IU shot 33 bogeys in the first round, the most of the 13 other schools behind Bradley University, which left them in 14th place heading into the second round later in the day Monday.
In the second round, the Hoosiers improved somewhat, as they maintained the same number of bogeys but shot three more birdies than in the first round, leaving them at 47 over par going into the last round and second day of the tournament.
“We got off to a rough start,” IU Coach Clint Wallman said. “Golf is such a mental game, so the more you push, the harder it gets. You have to try not to do too much, and they all did a much better job of that the second day.”
The third round was the Hoosiers’ best round of the tournament, as they finished 14 strokes better than the first round and nine strokes better than the second.
In the first nine holes of the third round, IU totaled just 10 bogeys and two double bogeys, but in the back nine the Hoosiers shot six triple bogies and six birdies, killing their rally and pinning them in the 13th spot overall for the tournament behind five top-40 schools.
“The competition was good,” Wallman said. “We were looking forward to playing them, but we were very competitive and got off to a bad start. I think we definitely could have competed if we didn’t have to play catch-up the whole time, trying to get back into position.”
Senior Camille Chevalier finished the tournament with the best IU scorecard, including a final round of 70 strokes, her career low at IU and two under par for the day, of the Cardinal Cup.
Of the six IU golfers, Chevalier shot the worst nine-hole performance on the team in the back-nine of the first round.
She shot a 45 — nine over par — giving her the second-worst first round for IU, with nine over par.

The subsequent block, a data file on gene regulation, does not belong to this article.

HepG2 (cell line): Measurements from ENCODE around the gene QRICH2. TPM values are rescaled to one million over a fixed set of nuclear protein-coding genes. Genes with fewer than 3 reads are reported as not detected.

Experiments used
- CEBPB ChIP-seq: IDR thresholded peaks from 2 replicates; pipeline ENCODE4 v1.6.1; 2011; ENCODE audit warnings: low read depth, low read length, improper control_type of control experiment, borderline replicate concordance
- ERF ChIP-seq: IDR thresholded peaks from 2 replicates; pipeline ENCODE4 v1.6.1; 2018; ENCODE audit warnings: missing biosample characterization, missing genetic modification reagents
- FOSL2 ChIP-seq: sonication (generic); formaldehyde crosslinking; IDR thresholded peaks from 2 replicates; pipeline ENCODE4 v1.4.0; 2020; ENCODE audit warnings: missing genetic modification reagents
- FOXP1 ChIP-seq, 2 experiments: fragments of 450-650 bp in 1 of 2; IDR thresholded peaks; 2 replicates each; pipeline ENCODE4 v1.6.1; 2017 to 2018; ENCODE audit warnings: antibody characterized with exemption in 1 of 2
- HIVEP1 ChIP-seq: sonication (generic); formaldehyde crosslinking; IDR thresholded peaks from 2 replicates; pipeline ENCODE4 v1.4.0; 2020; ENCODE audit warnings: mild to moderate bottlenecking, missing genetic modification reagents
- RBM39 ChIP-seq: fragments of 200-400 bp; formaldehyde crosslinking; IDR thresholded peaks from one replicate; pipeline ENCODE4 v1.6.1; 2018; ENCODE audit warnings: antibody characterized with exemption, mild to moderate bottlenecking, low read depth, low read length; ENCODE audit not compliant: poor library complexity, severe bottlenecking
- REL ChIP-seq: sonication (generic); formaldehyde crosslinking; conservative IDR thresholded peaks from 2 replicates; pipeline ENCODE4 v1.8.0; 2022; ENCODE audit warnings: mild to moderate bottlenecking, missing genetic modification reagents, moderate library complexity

She responded with a two-round total of two over par.
“Camille put in a professional-level performance,” Wallman said. “If other golfers put in the first performance that she did, the rest of the tournament would be toast, but finished the second round bringing some positive momentum into today in the final round.”
Chevalier said she
began the tournament with a slow performance because she could not gauge the greens accurately until the second round.
“The greens were very slopey,” Chevalier said. “I had to really put the ball in the right spot on the green or else I would have a long shot to the hole. I had to be patient and take my time.”
Wallman said the course was a difficult one that offered three challenges, including the greens.
He said the rough was deep outside the fairway, so hitting the ball outside of the fairway was nearly a stroke sacrifice, as the golfers needed to get the ball back onto the fairway to get a good shot at the greens.
Wallman also said every time the golfers took the course, the wind conditions were different, forcing the golfers to make different strategies day-to-day.
But the greens were what Wallman stressed as the biggest challenge for the golfers.
“I saw some girls who were around ten feet away that putted the ball, and if they didn’t get it in the hole, it rolled off the green,” Wallman said. “The course looks forgiving at first, but it plays deep and mistakes can be pretty costly.”
After defeating Michigan and losing to Colorado before the Cardinal Cup, the Hoosiers will travel to Las Vegas on Sunday to take part in the Las Vegas Collegiate Showdown in a three-day tournament, its fourth of the season
“Golf is a game that, even in statistics, is such a negatively reinforcing game,” Wallman said. “The girls are all good at staying positive, so I tell them to look for that positive action and eventually we will find positive progress.”